Northern Ireland's biggest Brexit backers are preparing to vote against the trade deal that marks the UK's final departure from the European Union.
DUP Brexiteer MPs will line up tomorrow in Parliament's lobbies alongside the SDLP's pro-EU MPs to oppose the Trade and Cooperation Agreement. Alliance will also not support the deal, possibly abstaining, while Sinn Fein will not be present.
Yesterday, the DUP confirmed its MPs will vote against the Brexit trade deal. Party leader and First Minister Arlene Foster said "we still have many negative issues arising from the Protocol".
"On that basis we will vote against this agreement. We will continue to work to mitigate the worst excesses of the separate Northern Ireland arrangements whilst exploring new opportunities for Northern Ireland.
"Our challenge going forward will be to press the Government to get a better outcome in those areas where more work is needed.
"These arrangements flowing from the Protocol are of course temporary, in that the Northern Ireland Assembly will have the opportunity to revisit the protocol and vote upon it in four years' time."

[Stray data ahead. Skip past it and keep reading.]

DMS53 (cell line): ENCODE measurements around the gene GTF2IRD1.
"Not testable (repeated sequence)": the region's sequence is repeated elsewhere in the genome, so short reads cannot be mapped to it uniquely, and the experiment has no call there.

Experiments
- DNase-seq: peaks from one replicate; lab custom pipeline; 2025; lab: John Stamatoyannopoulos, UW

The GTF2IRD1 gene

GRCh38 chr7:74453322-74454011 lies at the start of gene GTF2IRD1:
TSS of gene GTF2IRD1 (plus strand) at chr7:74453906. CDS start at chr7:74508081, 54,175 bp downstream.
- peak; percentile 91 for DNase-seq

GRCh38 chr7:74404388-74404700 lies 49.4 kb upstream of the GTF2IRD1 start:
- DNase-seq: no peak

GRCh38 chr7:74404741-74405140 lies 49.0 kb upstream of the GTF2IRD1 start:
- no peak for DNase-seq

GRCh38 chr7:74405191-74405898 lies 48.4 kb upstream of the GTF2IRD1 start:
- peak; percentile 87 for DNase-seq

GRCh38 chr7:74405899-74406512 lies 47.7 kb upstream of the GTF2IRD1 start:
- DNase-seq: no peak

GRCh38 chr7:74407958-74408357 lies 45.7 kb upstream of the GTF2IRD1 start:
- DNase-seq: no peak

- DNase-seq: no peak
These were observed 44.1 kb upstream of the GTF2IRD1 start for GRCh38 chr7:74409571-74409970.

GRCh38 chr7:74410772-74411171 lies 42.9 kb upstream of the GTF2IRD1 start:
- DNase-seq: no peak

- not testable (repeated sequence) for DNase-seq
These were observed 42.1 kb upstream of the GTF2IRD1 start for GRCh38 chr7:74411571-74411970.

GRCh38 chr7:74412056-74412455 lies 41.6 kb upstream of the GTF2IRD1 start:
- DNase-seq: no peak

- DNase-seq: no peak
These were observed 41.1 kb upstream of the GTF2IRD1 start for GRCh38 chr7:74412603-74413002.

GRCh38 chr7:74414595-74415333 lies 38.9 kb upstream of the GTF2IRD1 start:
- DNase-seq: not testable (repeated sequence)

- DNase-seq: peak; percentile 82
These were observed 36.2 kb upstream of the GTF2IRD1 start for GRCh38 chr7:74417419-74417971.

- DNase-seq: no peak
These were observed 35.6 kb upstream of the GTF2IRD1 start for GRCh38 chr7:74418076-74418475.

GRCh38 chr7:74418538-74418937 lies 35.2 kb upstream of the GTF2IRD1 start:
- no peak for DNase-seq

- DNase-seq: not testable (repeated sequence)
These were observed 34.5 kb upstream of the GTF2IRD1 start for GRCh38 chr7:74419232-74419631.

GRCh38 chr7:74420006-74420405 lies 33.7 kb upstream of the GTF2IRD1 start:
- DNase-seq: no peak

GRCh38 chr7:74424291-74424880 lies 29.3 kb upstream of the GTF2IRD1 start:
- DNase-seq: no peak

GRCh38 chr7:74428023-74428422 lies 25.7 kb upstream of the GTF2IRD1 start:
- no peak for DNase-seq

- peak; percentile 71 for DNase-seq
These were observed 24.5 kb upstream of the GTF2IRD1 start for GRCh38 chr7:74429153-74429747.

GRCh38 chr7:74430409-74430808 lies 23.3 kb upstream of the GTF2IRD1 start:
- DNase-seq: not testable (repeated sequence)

Alliance MP Stephen Farry said he will discuss the vote with other opposition parties, but will not back the Bill "as I am opposed to Brexit".
"All forms of Brexit are bad for NI but this deal is a particularly hard form of Brexit," he said.
"It is for the DUP to rationalise their own approach - but having so far strongly supported Brexit they do need to recognise that this is what Brexit looks like, and a set of special arrangements for NI were always going to be required."
Ulster Unionist leader Steve Aiken MLA said his party did not support the deal. He said it was the DUP's "strategic naivety" in welcoming Boris Johnson's proposals in October 2019 that meant they now "bear huge responsibility for the role they have played in delivering a border in the Irish Sea".
The Assembly is also set to be recalled to discuss the deal tomorrow. Sinn Fein chief whip John O'Dowd said: "We think it's vitally important that the voices of workers, businesses and families in the area most affected by Brexit is heard."
While the debate will allow MLAs to air their views, it will have no effect. The legislation is set to pass, thanks to the Government's large majority and Labour support.